Monday, February 20, 2012

The Willie Sutton Arrest, 60 Years Later

Sutton has a smoke after his Brooklyn arrest. AP


The New York Post featured a story over the weekend about 86-year-old Donald Shea.

A retired New York police officer, Shea made one arrest he'll never forget. In 1952 he collared the famous bank robber Willie Sutton, who had been holed up in an apartment on Dean Street in Brooklyn. If Sutton's name doesn't sound familiar, this might: When he was asked why he robbed banks, he famously answered "Because that's where the money is."

The arrest was on Feb. 18, 1952, sixty years ago on Saturday. At the Eagle, we also ran a story, as part of our "On This Day in History" series, with lots of colorful details about Sutton's criminal career.

For example, Sutton "ultimately spent 33 years of his 79-year life in prison, but he also successfully escaped prison three times, using elaborate schemes, such as painstakingly sculpting a likeness of his head out of bits of plaster and laying it on his cot so that guards would think he was still safely incarcerated rather than running to freedom."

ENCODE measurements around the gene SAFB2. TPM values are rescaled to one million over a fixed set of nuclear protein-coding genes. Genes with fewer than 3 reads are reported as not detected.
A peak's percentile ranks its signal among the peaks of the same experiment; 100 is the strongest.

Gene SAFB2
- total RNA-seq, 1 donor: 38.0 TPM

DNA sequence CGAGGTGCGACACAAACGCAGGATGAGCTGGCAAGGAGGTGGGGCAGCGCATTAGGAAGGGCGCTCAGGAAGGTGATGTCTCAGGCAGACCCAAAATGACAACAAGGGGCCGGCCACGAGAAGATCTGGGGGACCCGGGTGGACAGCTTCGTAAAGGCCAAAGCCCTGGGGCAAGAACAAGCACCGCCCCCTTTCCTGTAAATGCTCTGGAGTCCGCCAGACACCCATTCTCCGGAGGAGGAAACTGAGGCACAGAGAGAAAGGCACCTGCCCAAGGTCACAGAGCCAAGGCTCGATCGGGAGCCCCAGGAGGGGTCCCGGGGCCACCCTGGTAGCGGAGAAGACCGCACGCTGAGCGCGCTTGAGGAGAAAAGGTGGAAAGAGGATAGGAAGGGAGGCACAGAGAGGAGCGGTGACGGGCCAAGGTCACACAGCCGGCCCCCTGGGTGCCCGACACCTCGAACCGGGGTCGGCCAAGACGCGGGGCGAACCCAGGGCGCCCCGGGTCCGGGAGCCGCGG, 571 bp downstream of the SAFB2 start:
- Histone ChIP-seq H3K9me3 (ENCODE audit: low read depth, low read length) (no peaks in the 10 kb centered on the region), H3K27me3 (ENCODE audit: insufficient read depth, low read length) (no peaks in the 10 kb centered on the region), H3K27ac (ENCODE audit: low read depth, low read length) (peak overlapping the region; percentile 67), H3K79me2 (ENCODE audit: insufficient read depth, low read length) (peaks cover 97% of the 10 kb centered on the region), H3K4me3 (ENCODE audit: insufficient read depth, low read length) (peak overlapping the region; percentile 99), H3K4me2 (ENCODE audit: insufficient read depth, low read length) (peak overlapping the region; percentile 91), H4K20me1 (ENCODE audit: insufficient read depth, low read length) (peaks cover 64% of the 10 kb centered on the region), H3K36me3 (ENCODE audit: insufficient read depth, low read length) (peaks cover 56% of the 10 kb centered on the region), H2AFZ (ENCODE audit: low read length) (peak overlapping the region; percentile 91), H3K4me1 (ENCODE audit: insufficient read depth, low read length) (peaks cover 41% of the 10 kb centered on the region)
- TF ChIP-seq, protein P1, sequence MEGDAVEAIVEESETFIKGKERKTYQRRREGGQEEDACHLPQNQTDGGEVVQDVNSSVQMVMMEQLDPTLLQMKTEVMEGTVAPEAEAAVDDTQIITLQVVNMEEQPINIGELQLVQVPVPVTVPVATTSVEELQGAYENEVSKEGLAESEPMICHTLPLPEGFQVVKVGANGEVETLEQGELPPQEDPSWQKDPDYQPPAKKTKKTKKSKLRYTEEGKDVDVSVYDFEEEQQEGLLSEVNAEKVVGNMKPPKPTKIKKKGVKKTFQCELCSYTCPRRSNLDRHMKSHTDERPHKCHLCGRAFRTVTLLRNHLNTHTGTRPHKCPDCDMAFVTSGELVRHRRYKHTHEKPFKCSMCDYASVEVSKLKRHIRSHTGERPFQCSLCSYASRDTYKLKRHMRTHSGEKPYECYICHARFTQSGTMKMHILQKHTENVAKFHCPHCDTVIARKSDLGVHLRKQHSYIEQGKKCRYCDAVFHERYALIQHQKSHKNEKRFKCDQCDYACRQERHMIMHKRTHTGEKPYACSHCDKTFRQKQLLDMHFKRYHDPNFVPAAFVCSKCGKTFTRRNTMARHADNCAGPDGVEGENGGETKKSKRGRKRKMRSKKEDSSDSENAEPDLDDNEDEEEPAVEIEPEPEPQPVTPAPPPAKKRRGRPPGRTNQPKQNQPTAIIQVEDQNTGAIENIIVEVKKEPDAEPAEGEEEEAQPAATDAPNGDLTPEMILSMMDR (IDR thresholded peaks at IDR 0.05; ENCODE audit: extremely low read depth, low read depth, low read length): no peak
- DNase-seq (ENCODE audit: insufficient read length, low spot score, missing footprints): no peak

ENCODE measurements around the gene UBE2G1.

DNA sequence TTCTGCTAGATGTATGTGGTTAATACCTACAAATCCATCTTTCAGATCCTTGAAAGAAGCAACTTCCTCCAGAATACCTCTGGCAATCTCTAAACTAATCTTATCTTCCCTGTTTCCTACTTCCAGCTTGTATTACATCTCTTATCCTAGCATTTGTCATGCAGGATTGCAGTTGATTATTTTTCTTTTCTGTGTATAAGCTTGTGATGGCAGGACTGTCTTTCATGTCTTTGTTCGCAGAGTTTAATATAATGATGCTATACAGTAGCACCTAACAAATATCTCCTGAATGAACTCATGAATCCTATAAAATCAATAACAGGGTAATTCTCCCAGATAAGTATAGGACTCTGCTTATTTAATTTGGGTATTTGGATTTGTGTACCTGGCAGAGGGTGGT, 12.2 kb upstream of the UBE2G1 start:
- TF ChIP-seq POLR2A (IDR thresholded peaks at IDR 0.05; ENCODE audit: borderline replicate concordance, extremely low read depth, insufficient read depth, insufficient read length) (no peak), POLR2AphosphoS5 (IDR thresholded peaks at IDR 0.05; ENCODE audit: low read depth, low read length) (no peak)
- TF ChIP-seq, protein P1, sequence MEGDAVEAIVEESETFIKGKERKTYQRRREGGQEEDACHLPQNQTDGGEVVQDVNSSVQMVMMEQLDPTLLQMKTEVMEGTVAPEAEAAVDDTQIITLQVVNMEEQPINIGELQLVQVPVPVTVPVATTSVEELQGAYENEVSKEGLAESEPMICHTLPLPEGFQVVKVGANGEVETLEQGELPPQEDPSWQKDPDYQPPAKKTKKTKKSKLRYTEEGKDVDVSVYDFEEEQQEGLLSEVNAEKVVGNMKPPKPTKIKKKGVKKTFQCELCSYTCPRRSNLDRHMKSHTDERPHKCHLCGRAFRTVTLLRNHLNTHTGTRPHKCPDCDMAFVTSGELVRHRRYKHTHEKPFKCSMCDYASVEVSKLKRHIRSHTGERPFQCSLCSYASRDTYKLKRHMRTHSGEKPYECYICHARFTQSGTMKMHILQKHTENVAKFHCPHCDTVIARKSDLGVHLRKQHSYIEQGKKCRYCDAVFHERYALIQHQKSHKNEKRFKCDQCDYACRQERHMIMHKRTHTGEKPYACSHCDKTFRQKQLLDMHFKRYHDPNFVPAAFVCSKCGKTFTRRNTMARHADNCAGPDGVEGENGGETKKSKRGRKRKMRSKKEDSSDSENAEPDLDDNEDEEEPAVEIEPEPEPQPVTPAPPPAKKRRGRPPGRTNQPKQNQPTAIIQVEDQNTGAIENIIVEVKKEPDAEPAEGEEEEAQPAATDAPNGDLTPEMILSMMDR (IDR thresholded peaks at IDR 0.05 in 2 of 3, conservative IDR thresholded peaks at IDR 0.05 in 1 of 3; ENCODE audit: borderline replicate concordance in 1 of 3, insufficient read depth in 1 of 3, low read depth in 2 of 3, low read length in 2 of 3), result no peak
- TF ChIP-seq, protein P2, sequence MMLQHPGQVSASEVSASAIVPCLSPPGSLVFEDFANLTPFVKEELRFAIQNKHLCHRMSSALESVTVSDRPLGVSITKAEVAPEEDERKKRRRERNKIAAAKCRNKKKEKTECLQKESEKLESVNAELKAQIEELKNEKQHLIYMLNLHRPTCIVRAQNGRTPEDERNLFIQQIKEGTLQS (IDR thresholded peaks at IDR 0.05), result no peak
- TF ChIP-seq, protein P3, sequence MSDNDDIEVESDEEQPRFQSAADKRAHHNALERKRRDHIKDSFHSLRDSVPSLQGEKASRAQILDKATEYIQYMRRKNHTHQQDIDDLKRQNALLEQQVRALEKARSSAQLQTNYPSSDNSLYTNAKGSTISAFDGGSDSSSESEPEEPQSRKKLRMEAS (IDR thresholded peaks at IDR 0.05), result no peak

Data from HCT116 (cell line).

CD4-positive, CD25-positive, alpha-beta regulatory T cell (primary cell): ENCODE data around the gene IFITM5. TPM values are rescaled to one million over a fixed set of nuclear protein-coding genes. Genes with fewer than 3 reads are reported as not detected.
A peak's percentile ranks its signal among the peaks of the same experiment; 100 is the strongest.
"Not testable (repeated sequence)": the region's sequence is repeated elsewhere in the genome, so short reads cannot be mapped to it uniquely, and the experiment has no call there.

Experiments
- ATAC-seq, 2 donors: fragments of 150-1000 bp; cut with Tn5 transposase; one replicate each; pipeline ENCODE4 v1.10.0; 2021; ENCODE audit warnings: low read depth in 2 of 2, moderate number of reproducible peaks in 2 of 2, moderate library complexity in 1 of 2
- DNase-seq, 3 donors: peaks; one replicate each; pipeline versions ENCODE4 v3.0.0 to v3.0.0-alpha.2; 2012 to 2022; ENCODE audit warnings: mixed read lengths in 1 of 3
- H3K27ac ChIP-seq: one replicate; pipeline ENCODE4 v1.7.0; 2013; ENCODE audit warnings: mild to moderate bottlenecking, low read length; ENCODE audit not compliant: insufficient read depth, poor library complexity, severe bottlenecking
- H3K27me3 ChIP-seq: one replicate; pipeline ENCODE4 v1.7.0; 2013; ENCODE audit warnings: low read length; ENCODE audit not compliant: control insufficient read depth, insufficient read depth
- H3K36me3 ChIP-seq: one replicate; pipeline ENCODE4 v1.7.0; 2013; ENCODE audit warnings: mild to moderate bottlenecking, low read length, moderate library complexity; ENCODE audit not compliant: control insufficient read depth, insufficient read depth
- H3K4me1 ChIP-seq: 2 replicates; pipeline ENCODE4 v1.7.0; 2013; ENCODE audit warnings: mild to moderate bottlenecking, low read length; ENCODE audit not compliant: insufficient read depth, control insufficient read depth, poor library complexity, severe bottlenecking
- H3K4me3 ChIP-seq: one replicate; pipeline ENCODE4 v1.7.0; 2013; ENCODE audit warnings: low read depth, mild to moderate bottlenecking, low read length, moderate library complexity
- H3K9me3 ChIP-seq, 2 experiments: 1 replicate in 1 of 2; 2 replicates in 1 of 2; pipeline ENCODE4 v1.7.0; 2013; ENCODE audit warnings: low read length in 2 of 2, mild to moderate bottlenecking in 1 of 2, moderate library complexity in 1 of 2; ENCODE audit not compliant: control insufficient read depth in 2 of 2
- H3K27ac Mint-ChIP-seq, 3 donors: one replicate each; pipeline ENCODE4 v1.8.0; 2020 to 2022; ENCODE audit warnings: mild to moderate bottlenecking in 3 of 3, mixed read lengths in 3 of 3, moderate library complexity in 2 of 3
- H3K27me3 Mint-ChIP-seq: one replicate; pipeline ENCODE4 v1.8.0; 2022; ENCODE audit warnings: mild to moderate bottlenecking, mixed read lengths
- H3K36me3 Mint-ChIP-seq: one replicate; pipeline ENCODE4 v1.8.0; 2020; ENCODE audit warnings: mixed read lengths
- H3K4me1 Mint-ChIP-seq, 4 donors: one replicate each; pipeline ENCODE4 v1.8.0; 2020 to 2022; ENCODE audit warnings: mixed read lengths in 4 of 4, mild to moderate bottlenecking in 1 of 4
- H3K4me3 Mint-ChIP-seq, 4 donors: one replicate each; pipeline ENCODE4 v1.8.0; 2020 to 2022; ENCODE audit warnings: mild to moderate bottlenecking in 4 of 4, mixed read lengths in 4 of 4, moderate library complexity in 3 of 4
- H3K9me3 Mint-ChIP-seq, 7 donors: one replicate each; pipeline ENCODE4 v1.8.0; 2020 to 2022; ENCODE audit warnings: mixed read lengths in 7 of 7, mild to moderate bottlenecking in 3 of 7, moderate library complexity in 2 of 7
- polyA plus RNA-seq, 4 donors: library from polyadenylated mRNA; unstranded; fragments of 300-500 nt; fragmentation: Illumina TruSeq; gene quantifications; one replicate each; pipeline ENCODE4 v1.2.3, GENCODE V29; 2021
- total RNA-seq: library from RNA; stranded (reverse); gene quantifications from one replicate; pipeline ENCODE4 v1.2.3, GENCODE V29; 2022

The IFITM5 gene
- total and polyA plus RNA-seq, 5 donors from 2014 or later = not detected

When Sutton was arrested that February day in Brooklyn, he had been on the run since 1947, having escaped a Pennsylvania prison by dressing up as a prison guard.

And not to step on Officer Shea's accomplishment, but the credit for Sutton's capture really goes to a young clothing salesman named Arnold Schuster, who spotted Sutton on the subway that day, followed him, and managed to flag down police to make the arrest.

Schuster paid the ultimate price for being such a conscientious citizen. A few weeks after Sutton's arrest, Schuster was murdered in cold blood near his home in Borough Park, shot in each eye and in the groin, allegedly at the order of a mob boss who hated "squealers."

More at the Eagle about Sutton's first robbery in Brooklyn (at age 9!), his innovative robbery techniques, and what he did in "retirement."

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